Pico introduces a new anthropology compared to his predecessors and contemporaries (i.e. Marsilio Ficino). Pico places his accent on the human free agency to the extent that man in his view self-creates himself and decides his own place in the hierarchy of creation. Thus if the human being lives according to the urges and senses, he or she lives an animalistic life unworthy to be called human. Dignity therefore does not pertain to all of mankind, since many remain in a debased, animal state. Rather, dignity is connected with an evolved state of humanhood, as a potential, a seed, a challenge.

The Renaissance conception of Pico is not ready-made for the modern discourse about human rights and human dignity, because Pico considers the dignity of the human prototype, of “Adam”, of the created archetype. Much like Jan Amos Comenius did after him, Pico firmly differentiates between the terrestrial, celestial and supreme (ultramundanum) Works – what Comenius called physics, metaphysics and hyperphysics.

But, let us now allow Pico himself to speak to us. He begins his Oratio with these words:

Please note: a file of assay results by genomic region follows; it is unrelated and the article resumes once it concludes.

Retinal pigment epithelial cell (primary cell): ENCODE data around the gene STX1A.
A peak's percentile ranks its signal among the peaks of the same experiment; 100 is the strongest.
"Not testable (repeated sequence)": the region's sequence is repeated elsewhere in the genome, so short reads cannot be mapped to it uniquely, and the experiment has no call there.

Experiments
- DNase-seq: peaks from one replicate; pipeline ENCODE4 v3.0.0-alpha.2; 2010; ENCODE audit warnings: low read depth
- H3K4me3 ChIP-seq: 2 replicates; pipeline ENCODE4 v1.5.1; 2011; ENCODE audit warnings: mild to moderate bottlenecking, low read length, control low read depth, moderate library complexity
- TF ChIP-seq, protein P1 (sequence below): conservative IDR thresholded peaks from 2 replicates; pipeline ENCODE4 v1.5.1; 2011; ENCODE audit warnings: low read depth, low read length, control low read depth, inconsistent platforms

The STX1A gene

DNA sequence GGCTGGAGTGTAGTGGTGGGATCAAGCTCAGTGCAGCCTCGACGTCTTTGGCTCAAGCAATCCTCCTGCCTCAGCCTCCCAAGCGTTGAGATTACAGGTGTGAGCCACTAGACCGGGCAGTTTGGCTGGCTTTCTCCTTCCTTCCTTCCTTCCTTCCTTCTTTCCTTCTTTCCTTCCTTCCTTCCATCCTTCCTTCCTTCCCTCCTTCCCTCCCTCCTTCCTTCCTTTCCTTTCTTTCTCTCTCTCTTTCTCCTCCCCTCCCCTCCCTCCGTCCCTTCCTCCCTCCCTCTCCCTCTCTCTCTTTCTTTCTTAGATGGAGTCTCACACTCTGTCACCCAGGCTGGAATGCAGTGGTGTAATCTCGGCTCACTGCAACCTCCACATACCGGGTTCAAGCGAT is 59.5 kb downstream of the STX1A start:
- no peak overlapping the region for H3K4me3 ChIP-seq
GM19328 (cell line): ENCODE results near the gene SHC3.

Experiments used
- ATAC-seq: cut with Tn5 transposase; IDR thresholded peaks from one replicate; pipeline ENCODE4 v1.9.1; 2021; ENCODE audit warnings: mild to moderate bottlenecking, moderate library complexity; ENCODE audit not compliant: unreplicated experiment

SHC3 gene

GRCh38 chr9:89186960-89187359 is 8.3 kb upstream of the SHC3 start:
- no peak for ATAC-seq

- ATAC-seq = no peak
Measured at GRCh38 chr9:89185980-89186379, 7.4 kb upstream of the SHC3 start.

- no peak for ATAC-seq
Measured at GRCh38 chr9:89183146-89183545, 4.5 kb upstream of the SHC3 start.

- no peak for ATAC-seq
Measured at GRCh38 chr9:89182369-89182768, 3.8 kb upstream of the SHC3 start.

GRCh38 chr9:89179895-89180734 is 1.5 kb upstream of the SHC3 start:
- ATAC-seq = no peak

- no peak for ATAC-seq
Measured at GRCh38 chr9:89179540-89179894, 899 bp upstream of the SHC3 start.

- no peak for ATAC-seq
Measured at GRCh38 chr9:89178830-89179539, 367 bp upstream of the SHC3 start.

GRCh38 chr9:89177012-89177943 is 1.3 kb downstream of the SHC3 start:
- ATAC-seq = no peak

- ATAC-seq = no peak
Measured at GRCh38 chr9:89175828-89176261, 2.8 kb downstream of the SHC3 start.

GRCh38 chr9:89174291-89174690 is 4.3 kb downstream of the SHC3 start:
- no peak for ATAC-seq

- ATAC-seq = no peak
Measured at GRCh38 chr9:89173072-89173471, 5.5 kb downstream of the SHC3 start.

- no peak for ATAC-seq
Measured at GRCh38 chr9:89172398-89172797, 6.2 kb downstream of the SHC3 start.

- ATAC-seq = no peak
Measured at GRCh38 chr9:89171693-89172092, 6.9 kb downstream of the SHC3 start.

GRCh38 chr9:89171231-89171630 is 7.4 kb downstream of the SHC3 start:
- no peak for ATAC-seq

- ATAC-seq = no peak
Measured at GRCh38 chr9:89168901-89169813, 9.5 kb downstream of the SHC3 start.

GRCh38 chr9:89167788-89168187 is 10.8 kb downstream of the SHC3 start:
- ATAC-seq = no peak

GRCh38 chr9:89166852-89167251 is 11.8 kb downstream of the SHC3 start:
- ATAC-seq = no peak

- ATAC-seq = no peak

“…what was most worthy of awe and wonder in this theater of the world … there is nothing to see more wonderful than man! A great miracle… is man! However, when I began to consider the reasons for these opinions, all these reasons given for the magnificence of human nature failed to convince me: that man is the intermediary between creatures, close to the gods, master of all the lower creatures, with the sharpness of his senses, the acuity of his reason, and the brilliance of his intelligence, the interpreter of nature, the nodal point between eternity and time… the intimate bond or marriage song of the world, just a little lower than angels…I concede these are magnificent reasons, but they do not seem to go to the heart of the matter, that is, those reasons which truly claim admiration…